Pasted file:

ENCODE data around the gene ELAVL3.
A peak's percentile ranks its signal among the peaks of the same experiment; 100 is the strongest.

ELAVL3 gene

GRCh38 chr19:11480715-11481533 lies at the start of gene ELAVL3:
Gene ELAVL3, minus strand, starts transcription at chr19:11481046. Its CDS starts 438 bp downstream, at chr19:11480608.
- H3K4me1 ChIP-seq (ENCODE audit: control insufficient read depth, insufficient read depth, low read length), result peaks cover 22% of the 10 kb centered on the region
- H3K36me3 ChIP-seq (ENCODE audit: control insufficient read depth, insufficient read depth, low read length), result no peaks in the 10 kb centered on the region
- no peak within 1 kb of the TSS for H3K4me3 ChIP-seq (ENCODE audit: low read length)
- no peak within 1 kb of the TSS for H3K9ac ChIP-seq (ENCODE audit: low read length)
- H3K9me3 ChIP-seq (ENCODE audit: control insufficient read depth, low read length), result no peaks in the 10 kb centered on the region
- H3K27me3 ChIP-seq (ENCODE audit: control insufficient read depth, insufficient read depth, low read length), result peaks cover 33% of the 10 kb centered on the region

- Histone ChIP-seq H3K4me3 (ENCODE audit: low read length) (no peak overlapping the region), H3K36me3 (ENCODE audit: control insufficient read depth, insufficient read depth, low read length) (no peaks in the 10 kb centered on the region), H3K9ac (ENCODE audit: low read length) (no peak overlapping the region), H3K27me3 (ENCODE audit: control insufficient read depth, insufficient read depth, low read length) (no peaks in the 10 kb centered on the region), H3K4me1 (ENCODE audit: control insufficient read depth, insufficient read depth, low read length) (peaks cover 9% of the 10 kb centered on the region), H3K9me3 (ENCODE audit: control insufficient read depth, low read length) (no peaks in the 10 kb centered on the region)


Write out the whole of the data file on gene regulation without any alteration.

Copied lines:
ENCODE data around the gene ELAVL3.
A peak's percentile ranks its signal among the peaks of the same experiment; 100 is the strongest.

ELAVL3 gene

GRCh38 chr19:11480715-11481533 lies at the start of gene ELAVL3:
Gene ELAVL3, minus strand, starts transcription at chr19:11481046. Its CDS starts 438 bp downstream, at chr19:11480608.
- H3K4me1 ChIP-seq (ENCODE audit: control insufficient read depth, insufficient read depth, low read length), result peaks cover 22% of the 10 kb centered on the region
- H3K36me3 ChIP-seq (ENCODE audit: control insufficient read depth, insufficient read depth, low read length), result no peaks in the 10 kb centered on the region
- no peak within 1 kb of the TSS for H3K4me3 ChIP-seq (ENCODE audit: low read length)
- no peak within 1 kb of the TSS for H3K9ac ChIP-seq (ENCODE audit: low read length)
- H3K9me3 ChIP-seq (ENCODE audit: control insufficient read depth, low read length), result no peaks in the 10 kb centered on the region
- H3K27me3 ChIP-seq (ENCODE audit: control insufficient read depth, insufficient read depth, low read length), result peaks cover 33% of the 10 kb centered on the region

- Histone ChIP-seq H3K4me3 (ENCODE audit: low read length) (no peak overlapping the region), H3K36me3 (ENCODE audit: control insufficient read depth, insufficient read depth, low read length) (no peaks in the 10 kb centered on the region), H3K9ac (ENCODE audit: low read length) (no peak overlapping the region), H3K27me3 (ENCODE audit: control insufficient read depth, insufficient read depth, low read length) (no peaks in the 10 kb centered on the region), H3K4me1 (ENCODE audit: control insufficient read depth, insufficient read depth, low read length) (peaks cover 9% of the 10 kb centered on the region), H3K9me3 (ENCODE audit: control insufficient read depth, low read length) (no peaks in the 10 kb centered on the region)